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Alaska students enjoy cultural exchange, fun in Big Cypress

Chenega Community School visitors enjoy a swamp buggy ride on the Big Cypress Reservation. (Courtesy Abena Robinson)

BIG CYPRESS – A group of students and staff from the Chenega Community School in the Native village of Chenega, Alaska, experienced Seminole hospitality and culture during a visit to the Big Cypress Reservation on March 6.

Chenega is a small pre-K through 12th grade school whose students are a mix of Indigenous, Thai and white. The Chenega Tribe (part of the Alutiiq tribal family) has lived in Alaska’s Prince William Sound for thousands of years.

The day began with a tour of the Ah-Tah-Thi-Ki Museum, led by museum educator Van Samuels, followed by a gathering around the campfire near the museum’s entrance. Marcella Billie, the museum’s assistant director, welcomed the visitors and a handful of Ahfachkee School students who arrived with principal Philip Baer.

Abena Robinson, a museum education coordinator, organized the day’s events.

“Our hope is that the exchange of ideas, practices and knowledge will empower you and give you a deeper commitment to your identity, and hopefully create lifelong friendships,” Billie said.

Joey Cross, a Native Youth Olympics coach at the school, demonstrated the different athletic moves that are typical of an NYO competition with his students.

“The Seminole Tribe is very welcoming,” Cross said at the end of the day. “We Alaskans and Seminoles have many similarities. I have no idea when we’ll be back in Florida, but when we are, one of our first stops will be with the Seminoles.”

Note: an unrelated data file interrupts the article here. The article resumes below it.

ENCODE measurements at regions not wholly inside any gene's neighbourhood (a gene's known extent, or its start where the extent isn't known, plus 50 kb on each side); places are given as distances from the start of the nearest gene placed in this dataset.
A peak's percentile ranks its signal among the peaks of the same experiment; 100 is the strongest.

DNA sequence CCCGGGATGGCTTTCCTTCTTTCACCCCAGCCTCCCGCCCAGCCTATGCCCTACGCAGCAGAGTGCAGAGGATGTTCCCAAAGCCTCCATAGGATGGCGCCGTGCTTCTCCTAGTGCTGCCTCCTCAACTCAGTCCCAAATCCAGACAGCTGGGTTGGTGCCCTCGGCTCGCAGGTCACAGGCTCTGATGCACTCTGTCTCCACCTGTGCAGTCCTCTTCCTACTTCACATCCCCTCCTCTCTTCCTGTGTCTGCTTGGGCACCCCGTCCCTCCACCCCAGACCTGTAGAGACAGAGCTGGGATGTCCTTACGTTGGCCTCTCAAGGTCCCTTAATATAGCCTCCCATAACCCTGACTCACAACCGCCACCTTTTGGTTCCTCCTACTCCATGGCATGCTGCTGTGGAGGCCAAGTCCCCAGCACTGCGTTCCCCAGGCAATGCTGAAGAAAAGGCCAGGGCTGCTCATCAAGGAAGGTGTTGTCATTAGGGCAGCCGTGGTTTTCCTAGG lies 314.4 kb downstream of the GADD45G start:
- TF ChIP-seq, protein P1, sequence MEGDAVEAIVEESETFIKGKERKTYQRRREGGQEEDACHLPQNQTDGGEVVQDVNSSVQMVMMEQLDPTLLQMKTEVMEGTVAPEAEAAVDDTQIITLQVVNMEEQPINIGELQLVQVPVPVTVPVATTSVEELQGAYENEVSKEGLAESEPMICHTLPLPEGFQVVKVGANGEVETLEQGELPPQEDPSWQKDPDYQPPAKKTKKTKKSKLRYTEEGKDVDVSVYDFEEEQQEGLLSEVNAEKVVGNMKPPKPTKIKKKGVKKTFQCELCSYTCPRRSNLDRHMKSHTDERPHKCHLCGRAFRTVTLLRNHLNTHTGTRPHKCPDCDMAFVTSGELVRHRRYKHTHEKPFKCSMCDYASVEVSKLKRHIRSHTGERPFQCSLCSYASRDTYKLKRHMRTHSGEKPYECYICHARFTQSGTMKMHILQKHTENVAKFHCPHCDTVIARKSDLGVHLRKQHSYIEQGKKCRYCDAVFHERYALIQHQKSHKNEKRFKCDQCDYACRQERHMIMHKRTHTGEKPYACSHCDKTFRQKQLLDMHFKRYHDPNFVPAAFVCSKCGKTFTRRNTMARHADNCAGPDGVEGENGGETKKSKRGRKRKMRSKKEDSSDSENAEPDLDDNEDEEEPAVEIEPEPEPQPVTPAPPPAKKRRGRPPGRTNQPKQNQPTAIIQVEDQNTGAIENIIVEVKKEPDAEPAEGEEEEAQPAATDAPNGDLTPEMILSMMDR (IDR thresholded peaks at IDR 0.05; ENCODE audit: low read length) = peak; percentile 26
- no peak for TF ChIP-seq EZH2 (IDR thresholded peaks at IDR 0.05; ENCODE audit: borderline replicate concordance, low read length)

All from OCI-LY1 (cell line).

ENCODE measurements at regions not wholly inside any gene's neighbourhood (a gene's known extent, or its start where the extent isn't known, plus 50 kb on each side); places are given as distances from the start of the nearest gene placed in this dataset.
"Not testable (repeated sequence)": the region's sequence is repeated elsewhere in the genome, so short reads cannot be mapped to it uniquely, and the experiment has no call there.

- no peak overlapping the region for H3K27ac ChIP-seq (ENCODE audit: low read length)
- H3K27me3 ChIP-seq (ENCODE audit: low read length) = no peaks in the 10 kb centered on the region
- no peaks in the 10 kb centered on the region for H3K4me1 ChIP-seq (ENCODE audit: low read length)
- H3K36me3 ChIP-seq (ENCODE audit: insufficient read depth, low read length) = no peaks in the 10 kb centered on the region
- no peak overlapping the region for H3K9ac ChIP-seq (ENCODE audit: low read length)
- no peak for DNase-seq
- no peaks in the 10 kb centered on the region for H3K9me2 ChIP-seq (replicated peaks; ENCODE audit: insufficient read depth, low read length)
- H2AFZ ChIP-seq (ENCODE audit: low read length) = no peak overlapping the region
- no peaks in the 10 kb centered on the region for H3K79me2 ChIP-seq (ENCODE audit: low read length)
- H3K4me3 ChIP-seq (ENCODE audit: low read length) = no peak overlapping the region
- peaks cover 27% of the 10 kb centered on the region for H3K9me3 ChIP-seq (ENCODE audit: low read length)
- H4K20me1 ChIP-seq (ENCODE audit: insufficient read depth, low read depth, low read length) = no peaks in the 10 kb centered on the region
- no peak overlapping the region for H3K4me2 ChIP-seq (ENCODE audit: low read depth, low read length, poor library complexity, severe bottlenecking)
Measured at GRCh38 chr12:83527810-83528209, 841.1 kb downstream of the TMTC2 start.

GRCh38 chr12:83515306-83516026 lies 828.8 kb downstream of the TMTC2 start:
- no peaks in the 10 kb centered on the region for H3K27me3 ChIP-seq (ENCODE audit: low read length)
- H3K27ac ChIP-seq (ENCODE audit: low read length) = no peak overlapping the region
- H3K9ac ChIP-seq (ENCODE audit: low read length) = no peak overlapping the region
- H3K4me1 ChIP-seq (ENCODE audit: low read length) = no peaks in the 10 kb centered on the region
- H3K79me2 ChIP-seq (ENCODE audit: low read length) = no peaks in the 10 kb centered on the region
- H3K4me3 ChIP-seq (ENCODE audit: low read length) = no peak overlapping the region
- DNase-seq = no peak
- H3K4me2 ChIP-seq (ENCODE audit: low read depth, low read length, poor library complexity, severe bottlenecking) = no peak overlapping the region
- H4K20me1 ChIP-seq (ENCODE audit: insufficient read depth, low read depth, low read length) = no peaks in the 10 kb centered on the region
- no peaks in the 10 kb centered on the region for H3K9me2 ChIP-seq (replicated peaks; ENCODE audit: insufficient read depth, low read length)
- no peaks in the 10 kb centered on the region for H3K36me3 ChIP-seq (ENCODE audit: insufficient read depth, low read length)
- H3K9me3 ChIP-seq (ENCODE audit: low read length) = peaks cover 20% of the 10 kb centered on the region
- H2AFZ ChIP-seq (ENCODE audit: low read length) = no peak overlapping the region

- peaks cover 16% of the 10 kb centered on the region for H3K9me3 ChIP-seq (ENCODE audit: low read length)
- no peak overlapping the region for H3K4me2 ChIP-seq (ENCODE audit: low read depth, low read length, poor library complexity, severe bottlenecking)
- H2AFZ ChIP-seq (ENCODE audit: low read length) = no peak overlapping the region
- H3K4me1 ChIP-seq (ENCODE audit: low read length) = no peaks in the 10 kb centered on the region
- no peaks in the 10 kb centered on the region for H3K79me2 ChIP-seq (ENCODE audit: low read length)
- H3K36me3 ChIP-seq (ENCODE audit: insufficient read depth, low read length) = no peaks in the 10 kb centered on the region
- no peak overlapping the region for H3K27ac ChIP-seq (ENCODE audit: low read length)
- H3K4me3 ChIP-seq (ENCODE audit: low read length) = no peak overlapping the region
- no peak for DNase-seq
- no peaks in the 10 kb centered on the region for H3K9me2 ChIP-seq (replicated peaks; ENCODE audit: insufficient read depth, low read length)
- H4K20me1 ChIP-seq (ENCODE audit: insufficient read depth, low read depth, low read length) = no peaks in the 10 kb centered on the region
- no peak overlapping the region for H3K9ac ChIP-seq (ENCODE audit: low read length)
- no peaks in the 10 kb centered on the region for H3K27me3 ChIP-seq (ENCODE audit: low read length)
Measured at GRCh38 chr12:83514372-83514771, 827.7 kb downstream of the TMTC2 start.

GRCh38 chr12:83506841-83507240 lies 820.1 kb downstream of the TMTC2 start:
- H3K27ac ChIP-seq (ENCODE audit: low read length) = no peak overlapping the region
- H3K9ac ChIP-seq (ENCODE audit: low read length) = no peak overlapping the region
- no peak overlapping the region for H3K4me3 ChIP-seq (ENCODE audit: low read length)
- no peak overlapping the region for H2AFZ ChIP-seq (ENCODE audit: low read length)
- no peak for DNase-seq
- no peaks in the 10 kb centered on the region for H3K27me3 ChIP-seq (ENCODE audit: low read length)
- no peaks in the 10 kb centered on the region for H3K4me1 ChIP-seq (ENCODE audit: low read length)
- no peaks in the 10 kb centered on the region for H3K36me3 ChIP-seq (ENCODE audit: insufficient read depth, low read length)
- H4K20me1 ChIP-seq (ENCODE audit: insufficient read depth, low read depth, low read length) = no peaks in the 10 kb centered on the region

Before departing the museum, the visitors were given museum gifts and certificates, and Chenega School staff gave Ahfachkee School students T-shirts. The group then went to the Ahfachkee School for lunch and visited the school’s garden. The visitors also received T-shirts from the Ahfachkee School. The group was then treated to fry bread and softkee under a chickee.

“The [Seminole] culture reminded me a lot of my own culture. The way the people hunted, the way they dressed, their food – it was very reminiscent of Thai culture,” Henry Meyer, 15, said. “The highlight of the museum tour was the guide we had. He was incredibly nice and super friendly. He didn’t talk too much and didn’t spend ages on every little thing, which I appreciate.”

Twelve-year-old Charles Michener gave the Ahfachkee School visit “five stars.”

Toward the end of the day, the students and staff were treated to a swamp buggy ride, replete with a friendly encounter by two ostriches.

“The experience as a whole was educational and felt welcoming,” Rosalinda Jimmie, an Ahfachkee School student, said. “I could feel the love and passion for the things Chenega does and how they are just there for each other. It made me happy of how interested they were in our school and community as I feel they could relate.”

Joey Cross, a Native Youth Olympics coach, demonstrates the arm pull challenge with two Chenega youngsters. (Damon Scott)
Van Samuels, an Ah-Tah-Thi-Ki Museum educator, talks about Seminole culture in front of the exhibit “A Fish Out Of Water.” (Damon Scott)
Van Samuels, at far right, joins students and staff from the Chenega Community School in front of the Ah-Tah-Thi-Ki Museum prior to a museum tour. (Damon Scott)
The group was treated to fry bread and softkee under a chickee at the Ahfachkee School. (Courtesy Abena Robinson)
Ahfachkee School principal Philip Baer, right, gives a fist bump to Wright Kashevarof, who is being held by his mother Melonie Kashevarof. (Courtesy Abena Robinson)
A pair of curious ostriches step up to the swamp buggy to say hello. (Courtesy Abena Robinson)
Damon Scott
Damon is a multimedia journalist for the Seminole Tribune. He has previously been an editor and reporter for digital and print media in Florida and his home state of New Mexico. Send him an email at